In my persuasive essay, I argue that so-called common knowledge about how failure builds success is wrong. I argue that people are drawing incorrect conclusions based on very obvious empirical evidence that says failure, especially repeated failure, is debilitating rather than inspiring or success building.
The idea that people need to fail many times to succeed does not mean that failure is a good or helpful thing. In fact, repeated failure may simply be something a person has to endure before finding success, just like how a boxer must endure thousands of painful hits before becoming a champion. (Sandage, 2005)
People often quote the fact that Thomas Edison manufactured over 3000 failed bulbs before inventing the light bulb, but these same people seem to ignore the fact that Edison was a poor bulb maker. A smarter person, a more creative person, or even a luckier person may have invented the light bulb with just 500 attempts. (Nielsen, 2015)
People often state that it was Thomas Edison’s resilience and ability to learn from his mistakes that made him successful, but there is no proof of that. A person may wish to teach a dog to talk, and such a person may try thousands of times and learn from each experience but will never teach a dog to talk. Edison was motivated by his quest to fill a need and invent something that would make him richer, but his failures had nothing to do with his success, and his success was in spite of his failures.
People do not always learn from mistakes. If failure and mistakes were valuable, then homeless people and dropout drunks would be highly successful. Not only do people fail to learn from their mistakes, but they often learn the wrong lessons from their mistakes. When one partner cheats on another in a relationship, the victim often becomes more suspicious, untrusting, and more possessive with subsequent partners. The victim learns not to trust partners, which is the wrong thing to learn, and which then damages future relationships. (Schofield, 2008)
Mistakes are not progress. Some people say that mistakes are progress, but there is no proof of that. We are told by Napoleon Hill books that each failure and defeat offers a lesson, but this is rarely true. You learn far more from success, and many times our failures and defeats have nothing to tell us. Some say that failure teaches us what not to do, which some consider to be progress, and is a valid point in the scientific community, but science and success are not the same things. Science involves pooling knowledge so that people may avoid repeating failed tests, but such knowledge may take tens and maybe hundreds of years to become useful. Even people who learn from others have no real basis for success because everybody is different, everybody has different experiences, and the world often offers different circumstances for each individual’s success or failure. Learning how “not” to do something is not good enough if success is the end result. (Colarusso, 1992)
Failure and defeat is often unfair and often has nothing to teach. People will often cite that luck plays a part in success, but the fact that failure may involve bad luck seems to be ignored. One may say that somebody was unlucky when they fail, but their bad luck is rarely noted as the genuine reason for the failure, and yet bad luck is often the real reason why somebody failed. The many attempts to reach the planet’s poles are stories mired with bad luck. What the travelers were doing was correct and needed to be repeated, which means their failures had nothing to teach. It is possible to do everything right and still fail, and that is why learning from failure and defeat is usually pointless. (John Sommers-Flanagan & Rita Sommers-Flanagan, 2012)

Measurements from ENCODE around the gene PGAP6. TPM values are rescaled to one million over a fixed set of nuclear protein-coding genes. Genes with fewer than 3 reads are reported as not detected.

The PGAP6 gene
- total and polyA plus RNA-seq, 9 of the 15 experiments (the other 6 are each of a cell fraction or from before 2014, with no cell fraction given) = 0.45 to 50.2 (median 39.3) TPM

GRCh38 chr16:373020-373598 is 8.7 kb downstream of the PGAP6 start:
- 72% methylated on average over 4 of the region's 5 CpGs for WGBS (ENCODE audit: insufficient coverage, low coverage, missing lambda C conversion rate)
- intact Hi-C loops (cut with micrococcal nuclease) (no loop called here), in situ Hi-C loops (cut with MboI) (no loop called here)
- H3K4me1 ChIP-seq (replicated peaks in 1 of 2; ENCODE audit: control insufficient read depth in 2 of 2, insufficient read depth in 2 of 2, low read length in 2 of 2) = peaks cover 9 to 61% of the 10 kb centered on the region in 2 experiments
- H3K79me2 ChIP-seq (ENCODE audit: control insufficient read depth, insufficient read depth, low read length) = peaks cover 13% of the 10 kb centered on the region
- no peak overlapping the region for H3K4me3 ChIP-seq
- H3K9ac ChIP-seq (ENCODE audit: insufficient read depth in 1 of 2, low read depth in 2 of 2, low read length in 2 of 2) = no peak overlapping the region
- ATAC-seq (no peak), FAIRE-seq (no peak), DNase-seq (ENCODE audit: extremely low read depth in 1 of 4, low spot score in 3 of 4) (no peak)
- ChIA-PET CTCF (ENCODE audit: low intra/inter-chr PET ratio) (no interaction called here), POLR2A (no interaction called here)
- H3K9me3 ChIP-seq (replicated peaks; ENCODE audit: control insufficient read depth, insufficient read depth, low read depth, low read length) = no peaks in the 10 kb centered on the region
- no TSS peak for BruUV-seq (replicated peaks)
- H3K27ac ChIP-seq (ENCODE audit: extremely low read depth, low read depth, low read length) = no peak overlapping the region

Fail enough times and you start to fear failure and even learn to avoid it. The biggest problem with this is that the fear of failure is so insidious, and it grows so slowly, that people are almost always in denial as to if they have it or not. People watch YouTube videos on success and read books on success, and they skip over the sections about fear of failure because they think it doesn’t apply, but people who have failed many times will often have a very deep and rooted fear of failure. Such subconscious fears may make people avoid situations where they may succeed, and it may even make them self-sabotage themselves. The physical side is also very real to the point where some people become very tired or very restless when they start to see success on the horizon. Others feel ill, angry and even panicked when success is on the horizon because their brain links “Trying” and “Continuing” with failing.
Failure and defeat is like a poison, and some people can take more of the poison than others. However, the idea that failure is a good thing is ridiculous. In every case, failure is simply something a person has to endure in order to succeed. Failure is not an ingredient in the recipe of success, it is a horrible side effect that often breeds more failure, defeat and despair.
Sandage, Scott A. (2005) Born Losers: A History of Failure in America. Cambridge, Massachusetts: Harvard University Press, 2005.
Calvin A. Colarusso (30 September 1992). Child and Adult Development: A Psychoanalytic Introduction for Clinicians. Springer. p. 88.
John Sommers-Flanagan; Rita Sommers-Flanagan (10 February 2012). Counseling and Psychotherapy Theories in Context and Practice: Skills, Strategies, and Techniques. John Wiley & Sons. p. 361
Nielsen, Kelly (2015). “Fake It ’til You Make It: Why Community College Students’ Aspirations Hold Steady”. American Sociological Association. 88 (4): 265–283.
Schofield, Jack (17 October 2008). “All your FAIL are belong to us”. The Guardian. Archived from the original on 4 December 2013. Retrieved August 9, 2009.